Designing for the One Percent. Thinking for the 99 Percent.

August 5, 2012

I  remember when my family moved back to America from Brazil, where we lived for a while. My teacher in the local Campinas school recommended a tutor. I was a “cabeça óssea” or stupid. No kidding. After three days in Brazil, I was unable to read or speak Portuguese. At age 11 or 12, I was a 99 percenter.

I went to special Portuguese lessons, picked up trash talk from the kids in the neighborhood, and supplemented the Estado de São Paulo schools with something called the Calvert Course. My Calvert Course “teacher” was a missionary of a fervent ilk.

As luck would have it, he stepped on a spider, became delirious, wandered into the scrub which in the 1950s surrounded Campinas, which is now a suburb of the city of São Paulo. “A selvla comeu” or something along those lines. So I missed those Calvert Course lessons. I think I missed  a couple or three “traditional” US educational hurdles. When I returned to the US, I popped into the American school without having “taken” the classes my peers enjoyed. No problem. I was plonked into what was called then the “advanced class.” Instant one percenter. Magic.

I zoomed through college and graduate school. I was dragooned by Halliburton Nuclear and three years later, I was recruited by the blue chip consulting firm of Booz, Allen & Hamilton. The “old” BAH was different from the azure-chip outfits sporting the name today. I don’t recall brushing shoulders with the “real” 99 percent, but in Brazil I was not just one of the 99 percent. I was one of the stupider 99 percenters.

I learned one thing about being stupid: A log depends on context and point of view.

What’s happening in the digital world is that the one percent are making the world which they want. The problem is that the 99 percenters don’t have a clue about that world. There are some interesting examples of what I call “one percent think.”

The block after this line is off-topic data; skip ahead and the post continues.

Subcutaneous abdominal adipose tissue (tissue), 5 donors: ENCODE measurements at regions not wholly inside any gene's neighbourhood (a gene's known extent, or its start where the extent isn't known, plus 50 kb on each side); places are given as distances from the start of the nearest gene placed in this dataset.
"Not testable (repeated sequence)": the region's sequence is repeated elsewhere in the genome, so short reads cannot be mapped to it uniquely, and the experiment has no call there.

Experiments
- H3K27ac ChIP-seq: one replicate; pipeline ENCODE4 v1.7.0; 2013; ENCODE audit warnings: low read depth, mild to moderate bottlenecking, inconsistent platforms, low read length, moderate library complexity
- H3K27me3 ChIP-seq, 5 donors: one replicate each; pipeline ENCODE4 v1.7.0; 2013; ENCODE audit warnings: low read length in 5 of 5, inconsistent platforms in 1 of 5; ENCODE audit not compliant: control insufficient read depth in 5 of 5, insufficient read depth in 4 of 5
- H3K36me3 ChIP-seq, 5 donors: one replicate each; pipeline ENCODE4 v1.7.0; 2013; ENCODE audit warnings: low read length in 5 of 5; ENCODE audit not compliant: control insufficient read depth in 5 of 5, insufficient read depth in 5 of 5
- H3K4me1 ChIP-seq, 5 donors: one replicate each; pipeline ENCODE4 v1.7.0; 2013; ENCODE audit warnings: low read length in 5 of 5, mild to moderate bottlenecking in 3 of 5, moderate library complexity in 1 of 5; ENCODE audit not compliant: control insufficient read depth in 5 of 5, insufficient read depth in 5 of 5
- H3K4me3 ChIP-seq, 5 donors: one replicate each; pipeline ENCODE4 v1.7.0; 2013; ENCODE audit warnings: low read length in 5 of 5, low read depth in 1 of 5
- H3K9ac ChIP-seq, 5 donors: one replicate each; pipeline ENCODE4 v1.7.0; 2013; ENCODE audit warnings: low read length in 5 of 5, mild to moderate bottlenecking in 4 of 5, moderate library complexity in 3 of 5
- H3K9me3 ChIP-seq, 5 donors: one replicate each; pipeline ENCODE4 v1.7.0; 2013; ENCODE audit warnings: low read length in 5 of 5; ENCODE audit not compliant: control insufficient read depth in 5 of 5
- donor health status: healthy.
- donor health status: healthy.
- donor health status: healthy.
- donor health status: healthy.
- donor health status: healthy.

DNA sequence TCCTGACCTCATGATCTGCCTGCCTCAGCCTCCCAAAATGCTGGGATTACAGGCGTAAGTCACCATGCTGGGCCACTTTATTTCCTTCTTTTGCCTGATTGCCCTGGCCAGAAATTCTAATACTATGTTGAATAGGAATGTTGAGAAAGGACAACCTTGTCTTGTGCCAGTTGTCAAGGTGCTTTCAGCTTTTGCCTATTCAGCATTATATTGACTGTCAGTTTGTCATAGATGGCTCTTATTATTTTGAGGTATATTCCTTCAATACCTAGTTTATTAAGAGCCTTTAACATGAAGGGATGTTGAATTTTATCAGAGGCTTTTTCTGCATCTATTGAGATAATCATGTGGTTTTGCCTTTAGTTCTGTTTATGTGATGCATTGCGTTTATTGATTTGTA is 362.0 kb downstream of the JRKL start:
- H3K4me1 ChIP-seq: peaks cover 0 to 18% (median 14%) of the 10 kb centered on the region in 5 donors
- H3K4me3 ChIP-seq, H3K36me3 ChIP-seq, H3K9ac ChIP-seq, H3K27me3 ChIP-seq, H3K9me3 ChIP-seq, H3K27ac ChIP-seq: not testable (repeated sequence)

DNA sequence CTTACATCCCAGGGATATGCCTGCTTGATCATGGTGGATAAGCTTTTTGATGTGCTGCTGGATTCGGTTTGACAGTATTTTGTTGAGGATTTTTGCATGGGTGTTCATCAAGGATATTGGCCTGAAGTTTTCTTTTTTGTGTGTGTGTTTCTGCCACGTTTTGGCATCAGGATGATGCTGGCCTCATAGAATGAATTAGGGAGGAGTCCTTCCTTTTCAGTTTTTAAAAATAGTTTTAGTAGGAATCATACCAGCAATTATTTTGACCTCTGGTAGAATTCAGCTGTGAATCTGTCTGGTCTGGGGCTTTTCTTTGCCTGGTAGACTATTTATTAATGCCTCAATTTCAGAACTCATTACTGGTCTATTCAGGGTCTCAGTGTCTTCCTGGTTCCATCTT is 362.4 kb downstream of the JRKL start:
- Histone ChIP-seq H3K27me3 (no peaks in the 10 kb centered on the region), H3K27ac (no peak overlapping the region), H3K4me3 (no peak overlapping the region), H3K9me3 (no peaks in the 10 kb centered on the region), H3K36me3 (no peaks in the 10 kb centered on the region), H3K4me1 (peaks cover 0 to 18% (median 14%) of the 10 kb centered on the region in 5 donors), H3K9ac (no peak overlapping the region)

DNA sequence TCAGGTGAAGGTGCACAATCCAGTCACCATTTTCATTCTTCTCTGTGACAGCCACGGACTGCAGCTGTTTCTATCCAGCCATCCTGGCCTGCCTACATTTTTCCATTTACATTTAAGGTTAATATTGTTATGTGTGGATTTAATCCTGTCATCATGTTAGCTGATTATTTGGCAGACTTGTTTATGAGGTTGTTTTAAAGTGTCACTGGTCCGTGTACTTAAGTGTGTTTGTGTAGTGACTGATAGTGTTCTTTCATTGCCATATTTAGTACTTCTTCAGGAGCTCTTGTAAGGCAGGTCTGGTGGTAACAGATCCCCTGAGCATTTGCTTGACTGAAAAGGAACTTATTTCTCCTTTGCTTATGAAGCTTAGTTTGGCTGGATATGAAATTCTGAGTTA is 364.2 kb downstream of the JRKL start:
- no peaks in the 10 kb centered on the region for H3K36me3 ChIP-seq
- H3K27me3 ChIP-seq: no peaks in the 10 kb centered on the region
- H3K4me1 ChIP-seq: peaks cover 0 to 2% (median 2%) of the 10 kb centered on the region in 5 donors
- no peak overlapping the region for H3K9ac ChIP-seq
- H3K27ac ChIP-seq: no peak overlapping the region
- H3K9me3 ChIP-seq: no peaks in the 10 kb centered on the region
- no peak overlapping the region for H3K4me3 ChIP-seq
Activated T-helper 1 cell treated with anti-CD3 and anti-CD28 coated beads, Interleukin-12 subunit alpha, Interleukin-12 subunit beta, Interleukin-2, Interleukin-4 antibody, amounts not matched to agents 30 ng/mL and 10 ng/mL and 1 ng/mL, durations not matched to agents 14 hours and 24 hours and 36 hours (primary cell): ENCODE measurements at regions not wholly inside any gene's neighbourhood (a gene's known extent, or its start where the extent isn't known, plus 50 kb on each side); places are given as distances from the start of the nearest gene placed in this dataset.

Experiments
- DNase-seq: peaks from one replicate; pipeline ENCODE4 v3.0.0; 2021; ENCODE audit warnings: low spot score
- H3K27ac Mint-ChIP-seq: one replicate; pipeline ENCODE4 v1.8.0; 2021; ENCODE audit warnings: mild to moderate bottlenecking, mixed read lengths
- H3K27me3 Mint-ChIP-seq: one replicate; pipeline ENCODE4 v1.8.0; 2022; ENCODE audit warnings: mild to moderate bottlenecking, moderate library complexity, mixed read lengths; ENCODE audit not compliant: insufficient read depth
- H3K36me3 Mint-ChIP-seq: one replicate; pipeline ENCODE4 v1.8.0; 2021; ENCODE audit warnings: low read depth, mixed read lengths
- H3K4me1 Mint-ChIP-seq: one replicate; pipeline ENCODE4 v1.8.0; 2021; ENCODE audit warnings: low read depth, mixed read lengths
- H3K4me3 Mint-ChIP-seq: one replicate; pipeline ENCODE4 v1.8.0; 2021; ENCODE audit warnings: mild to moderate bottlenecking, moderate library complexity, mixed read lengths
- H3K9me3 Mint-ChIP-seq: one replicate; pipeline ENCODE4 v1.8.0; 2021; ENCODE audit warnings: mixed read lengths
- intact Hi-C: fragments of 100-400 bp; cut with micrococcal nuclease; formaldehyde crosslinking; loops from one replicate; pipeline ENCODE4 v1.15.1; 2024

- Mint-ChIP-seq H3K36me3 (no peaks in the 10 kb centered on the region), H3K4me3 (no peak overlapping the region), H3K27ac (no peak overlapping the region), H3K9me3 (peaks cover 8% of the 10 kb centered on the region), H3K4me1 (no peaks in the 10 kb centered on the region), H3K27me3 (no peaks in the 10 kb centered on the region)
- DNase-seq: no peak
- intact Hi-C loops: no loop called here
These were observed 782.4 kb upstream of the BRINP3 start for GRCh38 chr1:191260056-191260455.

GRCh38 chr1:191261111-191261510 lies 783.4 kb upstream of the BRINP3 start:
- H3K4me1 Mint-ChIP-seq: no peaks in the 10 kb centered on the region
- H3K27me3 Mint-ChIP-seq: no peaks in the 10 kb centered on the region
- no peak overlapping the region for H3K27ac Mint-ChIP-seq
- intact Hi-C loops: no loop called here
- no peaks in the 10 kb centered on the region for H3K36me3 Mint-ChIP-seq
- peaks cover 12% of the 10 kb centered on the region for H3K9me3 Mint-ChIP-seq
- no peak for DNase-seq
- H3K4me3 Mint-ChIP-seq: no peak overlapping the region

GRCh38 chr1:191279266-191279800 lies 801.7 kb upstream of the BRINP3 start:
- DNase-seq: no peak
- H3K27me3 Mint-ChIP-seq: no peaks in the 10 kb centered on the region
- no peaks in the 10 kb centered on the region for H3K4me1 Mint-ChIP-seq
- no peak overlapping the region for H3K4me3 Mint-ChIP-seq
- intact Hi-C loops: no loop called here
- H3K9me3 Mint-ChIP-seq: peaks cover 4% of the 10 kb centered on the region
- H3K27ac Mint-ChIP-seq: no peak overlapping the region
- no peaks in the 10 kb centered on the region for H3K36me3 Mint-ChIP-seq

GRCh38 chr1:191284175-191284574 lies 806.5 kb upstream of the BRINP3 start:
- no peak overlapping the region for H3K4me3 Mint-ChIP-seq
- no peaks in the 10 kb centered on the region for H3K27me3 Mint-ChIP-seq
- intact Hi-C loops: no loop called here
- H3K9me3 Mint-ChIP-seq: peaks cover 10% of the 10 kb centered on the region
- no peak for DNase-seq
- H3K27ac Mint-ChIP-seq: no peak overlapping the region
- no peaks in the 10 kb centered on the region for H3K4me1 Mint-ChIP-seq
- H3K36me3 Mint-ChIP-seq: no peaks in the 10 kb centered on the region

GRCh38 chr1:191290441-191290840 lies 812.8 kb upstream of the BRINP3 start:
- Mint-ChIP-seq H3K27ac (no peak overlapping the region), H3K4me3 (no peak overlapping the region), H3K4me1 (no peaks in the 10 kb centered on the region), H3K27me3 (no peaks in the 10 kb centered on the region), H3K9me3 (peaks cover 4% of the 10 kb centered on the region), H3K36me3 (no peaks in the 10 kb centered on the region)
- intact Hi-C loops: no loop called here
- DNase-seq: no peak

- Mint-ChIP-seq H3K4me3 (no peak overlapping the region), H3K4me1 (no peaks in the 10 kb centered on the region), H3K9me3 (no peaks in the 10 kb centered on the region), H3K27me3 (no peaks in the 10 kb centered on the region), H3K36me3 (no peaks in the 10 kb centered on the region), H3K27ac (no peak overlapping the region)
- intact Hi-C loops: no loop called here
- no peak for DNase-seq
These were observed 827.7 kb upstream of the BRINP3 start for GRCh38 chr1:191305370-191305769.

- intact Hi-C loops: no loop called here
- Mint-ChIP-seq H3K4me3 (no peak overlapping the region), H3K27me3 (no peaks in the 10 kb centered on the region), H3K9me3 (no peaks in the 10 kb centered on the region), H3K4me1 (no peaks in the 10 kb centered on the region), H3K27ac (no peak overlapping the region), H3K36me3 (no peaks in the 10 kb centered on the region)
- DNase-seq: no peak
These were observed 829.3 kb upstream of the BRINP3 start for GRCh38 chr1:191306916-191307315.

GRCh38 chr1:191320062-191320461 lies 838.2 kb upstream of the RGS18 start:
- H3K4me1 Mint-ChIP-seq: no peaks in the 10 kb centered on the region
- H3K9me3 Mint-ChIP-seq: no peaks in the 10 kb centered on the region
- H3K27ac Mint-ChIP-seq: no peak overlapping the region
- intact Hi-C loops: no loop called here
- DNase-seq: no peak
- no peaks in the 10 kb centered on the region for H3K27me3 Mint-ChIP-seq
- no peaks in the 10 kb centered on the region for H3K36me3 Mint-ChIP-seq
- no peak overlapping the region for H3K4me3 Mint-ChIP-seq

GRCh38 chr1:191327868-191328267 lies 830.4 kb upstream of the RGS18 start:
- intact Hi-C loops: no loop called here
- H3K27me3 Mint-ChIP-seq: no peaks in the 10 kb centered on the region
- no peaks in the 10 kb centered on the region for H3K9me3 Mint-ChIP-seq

ITEM: “Reversing the Decline in Big Ideas” explains that the Silicon Valley “thing” has eroded innovation. Here’s the passage I noted:

But now much of the transformational potential of the “pure information technology” possibility space has been exhausted to the point of terminal differentiation…Now I look around and see lost opportunities for collaboration everywhere.

ITEM: “The Naked and the TED” is a clever and coruscating (if the New York Times writing covering automobiles can use the word obdormition although I would prefer paresthesia, I can employ a form of coruscate). The write up by a one percenter tackles baloney from two other one percenters, Parag Khanna and Ayesha Khanna. The précis for the review of the Khanna monograph “Hybrid Reality: Thriving in the Emerging Human Technology Civilization”, only $2.99 is, “Baloney.” One percenters criticizing one percenters is probably not going to have much of an impact on those in the 99 percent.

ITEM: “The Linguistic Interface” explains why a command line interface is not such a bad thing. After all, the article says, “We live in a Kingdom of Nouns.” Here’s the ace quote: